Thursday 22 August 2019

Boris Johnson 'convinced' he can do deal to resolve Irish border issue - but warns UK will prepare for a no-deal Brexit

New Prime Minister Boris Johnson makes a speech outside 10 Downing Street, London. Photo credit: Dominic Lipinski/PA Wire
New Prime Minister Boris Johnson makes a speech outside 10 Downing Street, London. Photo credit: Dominic Lipinski/PA Wire
Boris Johnson's girlfriend, Carrie Symonds, is seen outside Downing Street. Photo: REUTERS/Toby Melville
Britain's new Prime Minister, Boris Johnson, delivers a speech outside Downing Stree. Picture: REUTERS/Peter Nicholls
New Prime Minister Boris Johnson arrives in Downing Street, London. Photo credit: Jonathan Brady/PA Wire
New Prime Minister Boris Johnson waves on the steps of 10 Downing Street, London. Photo credit: Dominic Lipinski/PA Wire
Queen Elizabeth II speaks to Boris Johnson during an audience in Buckingham Palace. Picture: Victoria Jones/Pool via REUTERS

Alistair Smout, William James and Kylie MacLellan

Boris Johnson used his first speech as Prime Minister to insist that Brexit will be delivered, and that he will give the country "the leadership it deserves".

Speaking outside 10 Downing Street, the Tory leader said he would meet the October 31 deadline "no ifs or buts".

On the issue of the Irish border - the main stumbling block in reaching a Brexit deal - Mr Johnson said he was "convinced" a solution could be found without checks at the Irish border and without the "anti-democratic backstop".

He added: "It is of course vital at the same time that we prepare for the remote possibility that Brussels refuses any further to negotiate and we are forced to come out with no-deal.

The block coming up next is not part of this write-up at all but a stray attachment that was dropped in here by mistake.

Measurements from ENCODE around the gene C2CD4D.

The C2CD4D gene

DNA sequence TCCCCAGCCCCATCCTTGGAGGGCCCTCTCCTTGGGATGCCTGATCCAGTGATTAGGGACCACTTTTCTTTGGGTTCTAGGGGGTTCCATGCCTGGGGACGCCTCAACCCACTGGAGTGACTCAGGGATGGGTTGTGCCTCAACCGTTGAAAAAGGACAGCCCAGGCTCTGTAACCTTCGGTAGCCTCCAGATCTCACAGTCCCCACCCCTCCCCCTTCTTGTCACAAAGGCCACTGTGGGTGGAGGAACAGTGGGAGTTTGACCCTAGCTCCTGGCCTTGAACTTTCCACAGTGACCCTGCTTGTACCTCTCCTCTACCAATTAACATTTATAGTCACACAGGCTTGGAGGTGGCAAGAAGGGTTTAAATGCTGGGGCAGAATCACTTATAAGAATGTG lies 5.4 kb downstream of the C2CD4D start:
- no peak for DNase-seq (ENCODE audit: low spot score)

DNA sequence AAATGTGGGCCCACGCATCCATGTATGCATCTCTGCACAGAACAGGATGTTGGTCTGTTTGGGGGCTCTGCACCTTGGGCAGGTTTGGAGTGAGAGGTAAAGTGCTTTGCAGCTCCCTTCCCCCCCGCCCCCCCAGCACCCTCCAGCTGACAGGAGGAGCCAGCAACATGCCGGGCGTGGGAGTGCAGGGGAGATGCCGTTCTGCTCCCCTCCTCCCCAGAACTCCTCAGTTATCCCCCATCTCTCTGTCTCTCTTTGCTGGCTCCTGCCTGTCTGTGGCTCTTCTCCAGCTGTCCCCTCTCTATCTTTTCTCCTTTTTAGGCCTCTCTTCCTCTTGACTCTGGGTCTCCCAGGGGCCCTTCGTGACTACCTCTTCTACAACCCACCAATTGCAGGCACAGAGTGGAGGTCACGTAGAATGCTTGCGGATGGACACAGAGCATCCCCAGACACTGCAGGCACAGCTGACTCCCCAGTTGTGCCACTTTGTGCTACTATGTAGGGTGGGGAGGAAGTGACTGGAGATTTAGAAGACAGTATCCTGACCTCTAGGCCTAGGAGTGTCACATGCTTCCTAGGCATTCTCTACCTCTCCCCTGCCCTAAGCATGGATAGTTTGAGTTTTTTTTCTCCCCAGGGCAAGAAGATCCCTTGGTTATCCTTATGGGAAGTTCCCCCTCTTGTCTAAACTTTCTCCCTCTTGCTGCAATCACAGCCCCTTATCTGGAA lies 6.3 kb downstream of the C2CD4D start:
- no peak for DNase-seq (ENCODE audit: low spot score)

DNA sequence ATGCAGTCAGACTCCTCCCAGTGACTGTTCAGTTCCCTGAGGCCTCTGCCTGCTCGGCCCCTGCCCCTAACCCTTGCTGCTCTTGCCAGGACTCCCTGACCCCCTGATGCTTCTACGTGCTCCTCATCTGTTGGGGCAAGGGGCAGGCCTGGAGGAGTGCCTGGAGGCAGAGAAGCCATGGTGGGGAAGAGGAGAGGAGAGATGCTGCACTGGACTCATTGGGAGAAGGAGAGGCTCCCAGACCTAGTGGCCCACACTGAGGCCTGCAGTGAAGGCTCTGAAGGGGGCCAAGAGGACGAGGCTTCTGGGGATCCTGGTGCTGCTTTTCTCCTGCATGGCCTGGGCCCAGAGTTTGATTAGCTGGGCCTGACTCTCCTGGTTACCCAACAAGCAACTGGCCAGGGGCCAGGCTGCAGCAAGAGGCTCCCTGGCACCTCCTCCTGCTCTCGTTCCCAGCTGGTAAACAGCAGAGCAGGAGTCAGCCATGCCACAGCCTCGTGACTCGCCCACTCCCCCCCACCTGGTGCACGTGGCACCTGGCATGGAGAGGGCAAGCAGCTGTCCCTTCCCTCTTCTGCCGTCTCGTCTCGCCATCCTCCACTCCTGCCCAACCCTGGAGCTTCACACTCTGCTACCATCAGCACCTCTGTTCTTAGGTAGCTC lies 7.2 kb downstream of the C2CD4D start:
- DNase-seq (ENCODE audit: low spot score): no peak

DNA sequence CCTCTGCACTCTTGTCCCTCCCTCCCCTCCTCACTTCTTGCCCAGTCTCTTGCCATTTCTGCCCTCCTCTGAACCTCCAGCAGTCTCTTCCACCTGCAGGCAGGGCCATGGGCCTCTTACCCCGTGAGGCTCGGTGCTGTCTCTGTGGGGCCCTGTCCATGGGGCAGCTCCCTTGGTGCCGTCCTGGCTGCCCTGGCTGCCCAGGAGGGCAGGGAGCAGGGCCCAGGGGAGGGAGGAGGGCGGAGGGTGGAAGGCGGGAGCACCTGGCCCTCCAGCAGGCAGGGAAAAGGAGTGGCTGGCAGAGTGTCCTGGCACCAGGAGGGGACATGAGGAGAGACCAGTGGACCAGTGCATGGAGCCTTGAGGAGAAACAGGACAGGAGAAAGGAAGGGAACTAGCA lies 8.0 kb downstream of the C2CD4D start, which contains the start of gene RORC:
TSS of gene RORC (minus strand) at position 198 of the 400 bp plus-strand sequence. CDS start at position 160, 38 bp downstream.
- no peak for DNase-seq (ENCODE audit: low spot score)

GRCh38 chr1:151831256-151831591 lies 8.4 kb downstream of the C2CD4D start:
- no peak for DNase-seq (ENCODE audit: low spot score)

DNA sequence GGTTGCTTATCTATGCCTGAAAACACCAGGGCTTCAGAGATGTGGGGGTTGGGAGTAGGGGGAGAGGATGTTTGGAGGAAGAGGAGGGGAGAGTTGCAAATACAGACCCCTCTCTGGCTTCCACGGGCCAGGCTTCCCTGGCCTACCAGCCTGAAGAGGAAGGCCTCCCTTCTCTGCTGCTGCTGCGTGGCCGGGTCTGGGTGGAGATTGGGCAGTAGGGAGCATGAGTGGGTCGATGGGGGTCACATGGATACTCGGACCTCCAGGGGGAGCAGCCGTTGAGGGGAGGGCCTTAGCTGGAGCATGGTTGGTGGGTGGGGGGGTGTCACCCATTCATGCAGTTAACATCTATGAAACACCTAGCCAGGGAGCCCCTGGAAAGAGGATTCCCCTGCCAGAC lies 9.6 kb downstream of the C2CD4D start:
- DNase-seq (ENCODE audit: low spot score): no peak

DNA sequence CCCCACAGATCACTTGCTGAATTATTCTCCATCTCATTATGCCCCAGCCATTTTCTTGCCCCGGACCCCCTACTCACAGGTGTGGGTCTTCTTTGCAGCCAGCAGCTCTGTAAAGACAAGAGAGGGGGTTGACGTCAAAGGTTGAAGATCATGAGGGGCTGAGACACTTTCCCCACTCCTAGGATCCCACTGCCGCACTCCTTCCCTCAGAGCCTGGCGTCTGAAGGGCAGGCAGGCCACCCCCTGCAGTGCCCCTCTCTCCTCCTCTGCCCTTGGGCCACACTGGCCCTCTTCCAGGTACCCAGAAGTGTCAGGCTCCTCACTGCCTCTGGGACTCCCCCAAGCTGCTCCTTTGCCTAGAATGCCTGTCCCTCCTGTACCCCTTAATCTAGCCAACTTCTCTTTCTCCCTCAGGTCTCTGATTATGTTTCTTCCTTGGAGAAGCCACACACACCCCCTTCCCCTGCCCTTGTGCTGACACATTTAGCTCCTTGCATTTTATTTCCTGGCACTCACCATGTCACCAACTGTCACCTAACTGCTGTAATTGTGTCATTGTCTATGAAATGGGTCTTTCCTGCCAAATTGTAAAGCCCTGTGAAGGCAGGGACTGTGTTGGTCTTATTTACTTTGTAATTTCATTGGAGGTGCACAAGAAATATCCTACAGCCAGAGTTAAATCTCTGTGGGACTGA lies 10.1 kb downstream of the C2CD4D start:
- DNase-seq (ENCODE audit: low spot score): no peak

"Not because we want that outcome, of course not, but because it is only common sense to prepare."

Watched by girlfriend Carrie Symonds, Mr Johnson promised he would "change this country for the better".

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Boris Johnson's girlfriend, Carrie Symonds, is seen outside Downing Street. Photo: REUTERS/Toby Melville

Arriving in Downing Street after being invited by the Queen to form a government during an audience at Buckingham Palace, Mr Johnson vowed to prove the Brexit doubters wrong.

He said: "I am standing before you today, to tell you the British people, that those critics are wrong - the doubters, the doomsters, the gloomsters are going to get it wrong again."

He predicted that "the people who bet against Britain are going to lose their shirts because we are going to restore trust in our democracy".

He added: "And we are going to fulfil the repeated promises of Parliament to the people and come out of the EU on October 31, no ifs or buts.

"And we will do a new deal, a better deal that will maximise the opportunities of Brexit while allowing us to develop a new and exciting partnership with the rest of Europe based on free trade and mutual support.

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New Prime Minister Boris Johnson arrives in Downing Street, London. Photo credit: Jonathan Brady/PA Wire

"I have every confidence that in 99 days' time we will have cracked it.

"But you know what we aren't going to wait 99 days, because the British people have had enough of waiting.

"The time has come to act, to take decisions, to give strong leadership and to change this country for the better."

He promised action to fix the social care crisis, make the streets safe and improve the NHS.

He said: "I will take personal responsibility for the change I want to see.

"Never mind the backstop, the buck stops here."

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Queen Elizabeth II speaks to Boris Johnson during an audience in Buckingham Palace. Picture: Victoria Jones/Pool via REUTERS

Mrs May had used her farewell address in Downing Street to urge Mr Johnson to secure a Brexit deal.

She said the "immediate priority" was "to complete our exit from the European Union in a way that works for the whole United Kingdom".

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New Prime Minister Boris Johnson waves on the steps of 10 Downing Street, London. Photo credit: Dominic Lipinski/PA Wire

READ MORE: 'Never mind the backstop - the buck stops here': Boris Johnson's first speech as the new UK prime minister

Reuters

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